8. One can contemplate the nature of man insofar as it is revealed by his physical and his etheric body. We find, however, that whatever is revealed from these sources does not lead to consciousness, but remains in the unconscious. Consciousness is not illuminated, but darkened when the physical and etheric bodies’ activity is increased. Even fainting spells can be the result of such increases in activity. Through such observations we realize that something is active in the human organization – and in animals as well – which is not the same as what is active in the physical and etheric. It is not active when the physical and the etheric elements are active through their own forces, but when these cease their activity. We arrive thus at the concept of the astral body.

 

9. The reality of the astral body is found when we advance from meditation by the thinking which is stimulated from without to inner contemplation. For this one must inwardly seize the thinking stimulated from without and intensively experience it in the soul as such, without relation to the outer world; and then, by means of the soul-strength acquired by this seizing and experiencing, become aware of the fact that inner organs of perception exist, which spiritually see, there, where the animal and human physical and the etheric bodies are bounded in order that consciousness can arise.      


 

10. Consciousness does not arise through a continuation of those activities which derive from the physical and etheric bodies; rather both of these bodies must reach rock- bottom, or even below that, in order to “make room” for consciousness. They are not the originators of consciousness, but merely provide the platform on which the spirit must stand in order to generate consciousness in earthly life. As man on earth needs a platform on which to stand, the spirit needs the material foundation of earth on which it can evolve. And [however] as a planet in space does not need a ground under it in order to claim its place, so the spirit – whose contemplation is not directed through the senses towards the material, but by its own forces towards the spiritual – does not need this material foundation in order to trigger its conscious activity.  

 

11. Self-consciousness, which summarizes itself in the “I”, alights from consciousness. This happens when the physical and etheric bodies are deconstructed by their own forces, thereby allowing the emergence of the spiritual in man. The deconstruction of these bodies creates the ground on which consciousness is born. Reconstruction must follow, however, if the organism is not to be destroyed. Therefore, if for the experience of consciousness deconstruction takes place, the deconstructed must be reconstructed. Self-consciousness lies in the perception of this construction. One can follow this process by interior vision. One can sense how the conscious is transformed into the self-conscious in that one creates from one's self an afterimage of the merely conscious. The merely conscious possesses its own image in the organism vacated, as it were, through deconstruction. It becomes self-consciousness when the emptiness is re-filled from within. The being capable of this fulfillment is experienced as “I”.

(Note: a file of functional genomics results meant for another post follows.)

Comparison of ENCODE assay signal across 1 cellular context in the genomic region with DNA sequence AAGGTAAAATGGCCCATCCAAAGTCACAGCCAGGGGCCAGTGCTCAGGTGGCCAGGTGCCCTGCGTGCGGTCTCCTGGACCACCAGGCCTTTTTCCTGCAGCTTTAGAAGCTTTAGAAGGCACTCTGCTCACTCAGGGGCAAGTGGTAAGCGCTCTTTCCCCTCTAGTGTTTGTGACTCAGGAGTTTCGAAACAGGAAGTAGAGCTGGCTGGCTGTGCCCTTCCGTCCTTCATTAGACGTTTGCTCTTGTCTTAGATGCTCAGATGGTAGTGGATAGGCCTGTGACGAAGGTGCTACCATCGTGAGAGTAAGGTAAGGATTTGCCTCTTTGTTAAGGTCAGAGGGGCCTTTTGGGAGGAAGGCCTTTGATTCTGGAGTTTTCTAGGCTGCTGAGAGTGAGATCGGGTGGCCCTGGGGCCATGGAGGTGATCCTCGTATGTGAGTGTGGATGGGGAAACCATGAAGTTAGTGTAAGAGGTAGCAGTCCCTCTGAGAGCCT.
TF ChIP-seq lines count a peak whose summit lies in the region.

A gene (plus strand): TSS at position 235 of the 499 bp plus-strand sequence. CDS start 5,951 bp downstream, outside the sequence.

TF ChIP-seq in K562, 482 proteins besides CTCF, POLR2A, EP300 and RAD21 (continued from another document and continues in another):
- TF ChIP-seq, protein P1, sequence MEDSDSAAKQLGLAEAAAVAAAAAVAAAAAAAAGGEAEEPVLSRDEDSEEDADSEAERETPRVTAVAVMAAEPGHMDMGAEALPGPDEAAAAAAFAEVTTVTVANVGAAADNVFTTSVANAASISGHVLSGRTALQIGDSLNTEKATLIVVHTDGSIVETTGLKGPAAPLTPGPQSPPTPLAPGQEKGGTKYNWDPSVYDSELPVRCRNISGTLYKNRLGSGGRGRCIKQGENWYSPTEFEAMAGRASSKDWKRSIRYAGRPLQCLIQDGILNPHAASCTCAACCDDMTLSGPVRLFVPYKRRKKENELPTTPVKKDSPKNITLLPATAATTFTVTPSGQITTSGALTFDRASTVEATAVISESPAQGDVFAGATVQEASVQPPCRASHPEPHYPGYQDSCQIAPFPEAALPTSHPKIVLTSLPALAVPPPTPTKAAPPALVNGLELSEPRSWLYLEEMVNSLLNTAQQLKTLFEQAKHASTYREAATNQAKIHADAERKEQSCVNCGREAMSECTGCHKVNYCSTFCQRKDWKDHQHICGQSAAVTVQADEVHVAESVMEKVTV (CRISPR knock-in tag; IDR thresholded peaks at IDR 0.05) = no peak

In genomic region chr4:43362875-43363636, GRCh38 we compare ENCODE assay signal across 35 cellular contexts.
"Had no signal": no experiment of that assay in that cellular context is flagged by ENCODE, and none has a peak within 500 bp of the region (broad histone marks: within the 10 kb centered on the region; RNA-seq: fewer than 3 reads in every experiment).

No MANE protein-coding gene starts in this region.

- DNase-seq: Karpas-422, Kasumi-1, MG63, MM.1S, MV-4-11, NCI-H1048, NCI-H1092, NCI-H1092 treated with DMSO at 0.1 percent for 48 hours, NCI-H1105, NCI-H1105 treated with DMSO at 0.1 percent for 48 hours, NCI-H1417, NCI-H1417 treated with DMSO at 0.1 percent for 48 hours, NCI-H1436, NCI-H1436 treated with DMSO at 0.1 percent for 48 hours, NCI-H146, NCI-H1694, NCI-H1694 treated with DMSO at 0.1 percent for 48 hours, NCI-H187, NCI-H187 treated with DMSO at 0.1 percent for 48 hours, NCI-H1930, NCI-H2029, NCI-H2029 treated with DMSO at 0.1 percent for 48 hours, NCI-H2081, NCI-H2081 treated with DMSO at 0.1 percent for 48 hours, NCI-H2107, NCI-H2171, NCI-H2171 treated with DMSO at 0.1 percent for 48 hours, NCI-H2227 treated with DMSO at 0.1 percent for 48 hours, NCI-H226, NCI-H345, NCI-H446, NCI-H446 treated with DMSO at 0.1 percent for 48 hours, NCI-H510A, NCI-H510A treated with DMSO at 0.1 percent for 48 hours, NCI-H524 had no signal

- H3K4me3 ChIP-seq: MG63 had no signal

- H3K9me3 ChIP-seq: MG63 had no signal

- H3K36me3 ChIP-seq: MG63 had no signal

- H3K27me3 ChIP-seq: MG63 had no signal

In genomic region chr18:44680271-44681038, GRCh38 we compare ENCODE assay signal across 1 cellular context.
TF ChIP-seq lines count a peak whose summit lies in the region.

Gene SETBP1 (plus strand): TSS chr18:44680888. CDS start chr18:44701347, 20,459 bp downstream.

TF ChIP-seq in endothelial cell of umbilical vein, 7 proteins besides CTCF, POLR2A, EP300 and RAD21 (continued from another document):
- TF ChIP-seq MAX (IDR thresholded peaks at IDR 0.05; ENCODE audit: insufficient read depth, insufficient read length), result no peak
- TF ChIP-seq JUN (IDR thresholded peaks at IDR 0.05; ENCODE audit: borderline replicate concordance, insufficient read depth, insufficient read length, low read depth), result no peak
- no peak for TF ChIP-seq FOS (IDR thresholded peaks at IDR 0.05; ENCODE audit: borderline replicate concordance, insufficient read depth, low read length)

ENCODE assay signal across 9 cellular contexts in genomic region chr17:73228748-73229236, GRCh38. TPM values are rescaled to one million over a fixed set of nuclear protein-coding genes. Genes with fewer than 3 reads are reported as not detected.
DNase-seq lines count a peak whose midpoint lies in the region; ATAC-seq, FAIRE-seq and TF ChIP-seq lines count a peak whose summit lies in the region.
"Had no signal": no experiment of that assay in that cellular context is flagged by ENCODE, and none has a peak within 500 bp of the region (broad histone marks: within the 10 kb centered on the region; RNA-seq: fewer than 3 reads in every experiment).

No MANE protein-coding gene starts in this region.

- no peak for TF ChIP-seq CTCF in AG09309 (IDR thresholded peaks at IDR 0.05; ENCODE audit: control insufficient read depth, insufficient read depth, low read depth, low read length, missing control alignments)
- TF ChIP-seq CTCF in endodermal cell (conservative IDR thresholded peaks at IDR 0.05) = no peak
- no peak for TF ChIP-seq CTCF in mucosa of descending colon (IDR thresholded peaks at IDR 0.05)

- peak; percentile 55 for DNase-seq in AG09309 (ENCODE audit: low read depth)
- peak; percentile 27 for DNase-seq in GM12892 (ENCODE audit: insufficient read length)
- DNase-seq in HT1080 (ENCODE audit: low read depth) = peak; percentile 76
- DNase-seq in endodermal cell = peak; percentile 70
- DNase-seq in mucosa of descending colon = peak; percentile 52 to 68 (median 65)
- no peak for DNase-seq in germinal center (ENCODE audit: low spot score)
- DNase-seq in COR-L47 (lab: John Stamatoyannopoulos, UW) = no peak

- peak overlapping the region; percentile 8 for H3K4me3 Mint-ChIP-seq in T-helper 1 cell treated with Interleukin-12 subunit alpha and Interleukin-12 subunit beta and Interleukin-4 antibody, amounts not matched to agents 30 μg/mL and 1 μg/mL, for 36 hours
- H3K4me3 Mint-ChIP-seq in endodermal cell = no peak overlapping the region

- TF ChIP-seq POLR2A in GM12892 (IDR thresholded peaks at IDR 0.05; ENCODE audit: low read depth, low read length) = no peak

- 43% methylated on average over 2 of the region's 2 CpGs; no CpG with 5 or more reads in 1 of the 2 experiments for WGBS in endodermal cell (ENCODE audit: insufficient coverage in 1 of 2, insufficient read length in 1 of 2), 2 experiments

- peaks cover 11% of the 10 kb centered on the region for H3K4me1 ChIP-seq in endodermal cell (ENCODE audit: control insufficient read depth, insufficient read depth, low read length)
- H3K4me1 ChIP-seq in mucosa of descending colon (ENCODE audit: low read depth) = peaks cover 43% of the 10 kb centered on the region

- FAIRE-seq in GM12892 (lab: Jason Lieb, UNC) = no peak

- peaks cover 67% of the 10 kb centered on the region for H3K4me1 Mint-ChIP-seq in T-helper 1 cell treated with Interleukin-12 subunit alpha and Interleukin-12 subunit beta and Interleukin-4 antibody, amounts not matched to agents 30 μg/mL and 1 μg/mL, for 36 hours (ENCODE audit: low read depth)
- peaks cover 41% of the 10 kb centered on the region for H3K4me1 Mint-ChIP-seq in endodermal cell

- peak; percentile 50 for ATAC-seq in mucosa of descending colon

12. The reality of the “I” is found when inner contemplation – by means of which the astral body is cognitively grasped – is developed further and living thinking is permeated with the will in meditation. At first one has devoted one’s self will-less to this thinking. Thereby one has allowed a spiritual element to enter into this thinking, just as color and sound enter the eye and the ear when perceived by the senses. In this way, what one has passively been able to bring to life in consciousness can be recreated by an act of will, and in this act of will the perception of one’s own “I” is enabled.  


 

13. By means of meditation, one can find the “I” that emerges in ordinary consciousness in three additional forms: 1. In the consciousness which the etheric body perceives the “I” appears as an image - which at the same time is an active being and as such imparts shape, growth and formative forces to man. 2. In the consciousness which the astral body perceives, the “I” is a member of a spiritual world from which it derives its forces. 3. In the consciousness just described, the “I” reveals itself as an autonomous being, relatively independent of its spiritual environment.  

 

14. The second form of the “I”, that which was indicated in the thirteenth Guideline, emerges as an “image”. By becoming aware of this image-nature, light is also thrown on the essence of thinking in which the “I” appears in normal consciousness. One seeks the “true I” by all kinds of reflections. But a serious insight into the experiences of this consciousness shows that one does not find the “true I” therein. What appears is rather a reflection in thought, one which is less than an image. One is taken by the truth of this fact when one progresses to the “I” as an image that lives in the etheric body. And by this means one is finally urged on correctly to seek the I as the true being of man.